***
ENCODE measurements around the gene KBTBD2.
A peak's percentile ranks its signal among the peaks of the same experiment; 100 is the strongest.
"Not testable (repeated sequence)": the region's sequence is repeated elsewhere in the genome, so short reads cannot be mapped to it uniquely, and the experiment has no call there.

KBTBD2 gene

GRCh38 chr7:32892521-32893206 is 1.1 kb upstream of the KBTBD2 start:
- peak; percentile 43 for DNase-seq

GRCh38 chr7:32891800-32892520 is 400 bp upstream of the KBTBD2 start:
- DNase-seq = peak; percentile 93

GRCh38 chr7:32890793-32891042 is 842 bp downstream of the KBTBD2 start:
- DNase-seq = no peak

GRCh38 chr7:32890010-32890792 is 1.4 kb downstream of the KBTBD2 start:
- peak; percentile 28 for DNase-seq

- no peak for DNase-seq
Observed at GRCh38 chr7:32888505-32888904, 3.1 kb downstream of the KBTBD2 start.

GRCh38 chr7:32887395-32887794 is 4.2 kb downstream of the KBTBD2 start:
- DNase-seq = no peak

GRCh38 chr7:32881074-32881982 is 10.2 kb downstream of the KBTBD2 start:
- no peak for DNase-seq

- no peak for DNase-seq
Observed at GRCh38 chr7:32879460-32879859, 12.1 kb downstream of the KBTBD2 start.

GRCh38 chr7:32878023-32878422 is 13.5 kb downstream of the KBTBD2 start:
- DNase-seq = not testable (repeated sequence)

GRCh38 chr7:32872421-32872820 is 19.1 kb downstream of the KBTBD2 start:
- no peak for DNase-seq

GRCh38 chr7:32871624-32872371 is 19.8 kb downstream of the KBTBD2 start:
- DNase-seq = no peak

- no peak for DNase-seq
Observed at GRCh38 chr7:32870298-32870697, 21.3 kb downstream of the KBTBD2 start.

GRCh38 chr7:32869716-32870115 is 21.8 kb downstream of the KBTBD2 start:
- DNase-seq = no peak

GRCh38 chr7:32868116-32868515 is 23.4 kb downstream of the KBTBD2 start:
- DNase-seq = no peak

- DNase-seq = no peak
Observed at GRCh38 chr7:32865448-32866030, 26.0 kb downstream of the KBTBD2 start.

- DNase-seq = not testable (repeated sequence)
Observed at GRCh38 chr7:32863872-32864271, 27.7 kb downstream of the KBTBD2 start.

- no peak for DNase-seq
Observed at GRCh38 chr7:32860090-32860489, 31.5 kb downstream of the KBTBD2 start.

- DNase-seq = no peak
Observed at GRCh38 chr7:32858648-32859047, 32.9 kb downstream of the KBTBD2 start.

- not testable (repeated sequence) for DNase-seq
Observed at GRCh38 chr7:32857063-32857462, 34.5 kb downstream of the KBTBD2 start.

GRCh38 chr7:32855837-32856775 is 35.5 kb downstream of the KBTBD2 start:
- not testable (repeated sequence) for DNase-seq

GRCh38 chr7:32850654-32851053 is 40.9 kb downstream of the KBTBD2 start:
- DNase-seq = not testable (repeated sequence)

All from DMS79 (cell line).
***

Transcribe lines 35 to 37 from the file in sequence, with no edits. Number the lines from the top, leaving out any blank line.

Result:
- DNase-seq = not testable (repeated sequence)
Observed at GRCh38 chr7:32863872-32864271, 27.7 kb downstream of the KBTBD2 start.

- no peak for DNase-seq